Year published :2009
Pages :684 pp.
Size :17x24 cm.
Black & White illustrations :65
Maps :8 color, 12 b/w
History of the Shan State: From Its Origins to 1962by Sai Aung Tun
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The Shan are the largest of the many national ethnic groups residing in the Union of Myanmar. After migrating from their early home in the Hwangho-Yangtze region of China, they settled in the eastern part of today’s Myanmar, primarily in the Shan Plateau, around the first century AD. The Shan dominated the political stage for a few centuries, founding three historically important dynasties in the heartland of Myanmar at Pinya, Sagaing, and Inwa. Shan history then merges with that of Myanmar until after World War II and Myanmar’s independence from the British, when the Shan initiated efforts to establish an autonomous state.
Sai Aung Tun deftly traces the cultural and political history of the Shan people from their origins, to Myanmar independence, and up to the constitutional crisis of 1962. His work highlights particularly the political affairs of the Shan state from 1946 to 1962. He details the Second Pang Long Conference of 1947, which brought about the historic agreement of all the nationalities of Myanmar to work together for independence. He examines the significant role played by the Shan people in the debate on whether Myanmar should adopt a federal system of administration, and their efforts to draft a new constitution. He concludes with an account of the military coup of 1962, which effectively sabotaged the constitutional reform process, a stalemate that still persists today. Unique among Shan histories is the in-depth analysis of the Kuomintang incursion into the Shan States in the early 1950s, with its political, military, and economic consequences.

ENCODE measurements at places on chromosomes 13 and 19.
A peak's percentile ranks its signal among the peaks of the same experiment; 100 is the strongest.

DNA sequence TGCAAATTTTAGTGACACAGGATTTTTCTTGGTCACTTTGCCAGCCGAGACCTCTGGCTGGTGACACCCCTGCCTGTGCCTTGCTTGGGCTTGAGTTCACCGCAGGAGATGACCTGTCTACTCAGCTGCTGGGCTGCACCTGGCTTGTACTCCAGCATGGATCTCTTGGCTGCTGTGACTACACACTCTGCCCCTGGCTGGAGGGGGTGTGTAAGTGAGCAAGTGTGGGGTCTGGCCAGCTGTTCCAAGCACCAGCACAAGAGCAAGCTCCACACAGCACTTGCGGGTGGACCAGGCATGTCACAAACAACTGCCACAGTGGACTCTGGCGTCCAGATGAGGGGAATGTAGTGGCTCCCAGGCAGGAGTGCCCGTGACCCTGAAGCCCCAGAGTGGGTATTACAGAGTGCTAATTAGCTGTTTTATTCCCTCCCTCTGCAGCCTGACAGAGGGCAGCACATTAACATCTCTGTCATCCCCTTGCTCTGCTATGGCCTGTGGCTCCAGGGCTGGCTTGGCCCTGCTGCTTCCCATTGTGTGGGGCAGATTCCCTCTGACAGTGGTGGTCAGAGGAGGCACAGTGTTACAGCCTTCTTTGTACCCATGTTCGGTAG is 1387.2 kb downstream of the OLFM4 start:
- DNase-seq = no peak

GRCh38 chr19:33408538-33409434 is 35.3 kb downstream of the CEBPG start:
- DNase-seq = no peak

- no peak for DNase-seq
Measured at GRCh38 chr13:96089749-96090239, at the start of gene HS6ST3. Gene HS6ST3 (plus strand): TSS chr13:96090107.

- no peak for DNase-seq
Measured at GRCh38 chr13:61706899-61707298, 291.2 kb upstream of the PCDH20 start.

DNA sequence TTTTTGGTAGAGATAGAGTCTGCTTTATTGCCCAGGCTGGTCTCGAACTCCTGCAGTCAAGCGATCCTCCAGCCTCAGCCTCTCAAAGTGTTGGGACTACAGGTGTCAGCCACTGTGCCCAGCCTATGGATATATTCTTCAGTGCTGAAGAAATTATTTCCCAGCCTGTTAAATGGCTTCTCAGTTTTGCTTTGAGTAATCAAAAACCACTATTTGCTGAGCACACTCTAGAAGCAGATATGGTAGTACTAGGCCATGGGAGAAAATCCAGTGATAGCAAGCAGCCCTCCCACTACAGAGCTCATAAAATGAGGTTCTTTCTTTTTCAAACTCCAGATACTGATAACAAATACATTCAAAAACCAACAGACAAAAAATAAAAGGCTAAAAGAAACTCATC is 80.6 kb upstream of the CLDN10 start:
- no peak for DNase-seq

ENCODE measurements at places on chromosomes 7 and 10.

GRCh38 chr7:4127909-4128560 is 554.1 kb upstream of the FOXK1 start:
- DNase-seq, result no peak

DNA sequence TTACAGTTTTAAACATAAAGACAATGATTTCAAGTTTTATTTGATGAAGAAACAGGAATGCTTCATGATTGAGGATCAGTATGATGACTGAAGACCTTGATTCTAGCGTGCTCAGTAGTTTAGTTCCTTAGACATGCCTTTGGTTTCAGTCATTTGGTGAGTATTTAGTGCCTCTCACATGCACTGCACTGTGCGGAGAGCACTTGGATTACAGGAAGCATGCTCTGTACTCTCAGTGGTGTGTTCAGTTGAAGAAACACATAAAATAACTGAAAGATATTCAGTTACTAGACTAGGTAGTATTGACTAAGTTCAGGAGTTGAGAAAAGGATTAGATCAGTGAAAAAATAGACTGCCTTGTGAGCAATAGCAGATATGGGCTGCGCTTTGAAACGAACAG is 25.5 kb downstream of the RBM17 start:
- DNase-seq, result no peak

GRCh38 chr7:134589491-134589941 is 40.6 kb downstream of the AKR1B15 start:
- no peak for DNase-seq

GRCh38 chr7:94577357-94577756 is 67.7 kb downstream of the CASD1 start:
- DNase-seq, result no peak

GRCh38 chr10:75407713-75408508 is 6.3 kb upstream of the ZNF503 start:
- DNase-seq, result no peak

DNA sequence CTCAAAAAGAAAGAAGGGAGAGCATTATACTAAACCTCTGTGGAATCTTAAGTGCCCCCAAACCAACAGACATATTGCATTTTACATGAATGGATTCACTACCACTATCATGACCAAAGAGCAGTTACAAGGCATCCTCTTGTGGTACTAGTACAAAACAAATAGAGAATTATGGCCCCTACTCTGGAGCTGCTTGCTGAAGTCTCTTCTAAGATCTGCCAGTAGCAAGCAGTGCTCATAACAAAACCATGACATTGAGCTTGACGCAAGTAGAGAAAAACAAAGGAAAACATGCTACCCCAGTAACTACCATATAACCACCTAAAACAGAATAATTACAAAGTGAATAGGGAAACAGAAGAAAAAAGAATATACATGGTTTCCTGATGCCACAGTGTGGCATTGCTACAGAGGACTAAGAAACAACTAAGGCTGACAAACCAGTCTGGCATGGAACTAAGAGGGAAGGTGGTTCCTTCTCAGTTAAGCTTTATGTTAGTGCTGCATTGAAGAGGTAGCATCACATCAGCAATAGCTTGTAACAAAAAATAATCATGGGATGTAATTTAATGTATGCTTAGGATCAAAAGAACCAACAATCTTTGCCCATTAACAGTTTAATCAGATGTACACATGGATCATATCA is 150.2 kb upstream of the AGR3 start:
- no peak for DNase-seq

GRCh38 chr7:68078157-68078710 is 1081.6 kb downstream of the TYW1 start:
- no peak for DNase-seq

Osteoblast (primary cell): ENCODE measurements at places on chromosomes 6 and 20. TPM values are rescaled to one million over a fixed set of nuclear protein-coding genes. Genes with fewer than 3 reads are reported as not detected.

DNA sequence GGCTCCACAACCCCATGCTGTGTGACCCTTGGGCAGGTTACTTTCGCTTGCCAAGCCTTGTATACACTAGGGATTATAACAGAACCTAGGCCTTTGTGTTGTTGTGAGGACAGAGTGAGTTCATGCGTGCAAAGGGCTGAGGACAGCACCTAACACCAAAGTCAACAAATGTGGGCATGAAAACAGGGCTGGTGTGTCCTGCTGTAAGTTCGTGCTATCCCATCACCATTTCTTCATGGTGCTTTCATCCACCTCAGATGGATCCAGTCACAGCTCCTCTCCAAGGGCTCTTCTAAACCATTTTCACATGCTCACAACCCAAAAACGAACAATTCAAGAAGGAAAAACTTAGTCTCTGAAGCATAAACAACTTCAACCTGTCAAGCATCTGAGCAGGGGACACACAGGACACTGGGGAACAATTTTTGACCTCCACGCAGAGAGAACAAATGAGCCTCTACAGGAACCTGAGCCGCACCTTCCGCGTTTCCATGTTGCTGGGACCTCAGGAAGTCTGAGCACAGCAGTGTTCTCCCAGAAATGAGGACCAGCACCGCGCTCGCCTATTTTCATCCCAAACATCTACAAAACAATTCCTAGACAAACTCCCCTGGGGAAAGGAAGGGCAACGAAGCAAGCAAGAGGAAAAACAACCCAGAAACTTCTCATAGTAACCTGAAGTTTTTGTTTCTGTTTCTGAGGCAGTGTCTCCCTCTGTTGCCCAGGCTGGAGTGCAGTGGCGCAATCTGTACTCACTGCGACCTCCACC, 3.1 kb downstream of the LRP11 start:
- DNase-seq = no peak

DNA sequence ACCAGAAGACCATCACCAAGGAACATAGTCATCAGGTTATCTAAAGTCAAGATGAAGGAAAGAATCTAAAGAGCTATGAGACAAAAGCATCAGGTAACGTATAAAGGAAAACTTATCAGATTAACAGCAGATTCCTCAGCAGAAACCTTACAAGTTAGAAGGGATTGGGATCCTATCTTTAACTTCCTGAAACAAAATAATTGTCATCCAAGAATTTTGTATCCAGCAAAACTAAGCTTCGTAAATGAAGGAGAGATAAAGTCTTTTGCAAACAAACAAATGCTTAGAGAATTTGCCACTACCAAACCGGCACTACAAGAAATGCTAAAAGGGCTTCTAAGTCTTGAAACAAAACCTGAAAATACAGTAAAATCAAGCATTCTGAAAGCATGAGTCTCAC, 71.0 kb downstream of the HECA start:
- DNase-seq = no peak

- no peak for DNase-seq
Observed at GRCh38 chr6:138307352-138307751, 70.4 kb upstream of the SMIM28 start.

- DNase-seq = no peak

Sai Aung Tun has amassed a substantial amount of primary materials in the text proper, including verbatim excerpts from conference interviews and speeches, as well as a rich collection of official documents, minutes, and reports in the appendixes. The historical critique of existing constitutional weaknesses will be of interest to those who advocate the drafting of a new constitution in Myanmar. The pleas for unity and goodwill among the ethnic groups, made by various leaders nearly half a century ago, will resonate with readers today. This comprehensive reference work will be an invaluable resource for all Shan scholars and Myanmar observers, and an excellent addition to any reference collection on Southeast Asia.
About the author
is a native of Shan State. He graduated from the University of Yangon with honors in history, and earned an MA degree in International Relations from the University of Denver. He became the principal of Myitkyina College in 1972 and of the Institute of Foreign Languages in 1980. He currently teaches history and international relations at various colleges and universities in Myanmar and is a member of the Myanmar Historical Commission. He has witnessed many political changes in Myanmar, especially the constitutional crisis in 1962 followed by the coup d’etat. Among his many articles on the Shan people, “The Migration of the Shan” and “A Classical Love Story of Hkun Sam Law and Nang Oo Peim” are the most popular.
- David Scott Mathieson, The story of Burma’s largest ethnic minority group is finally told—in voluminous detail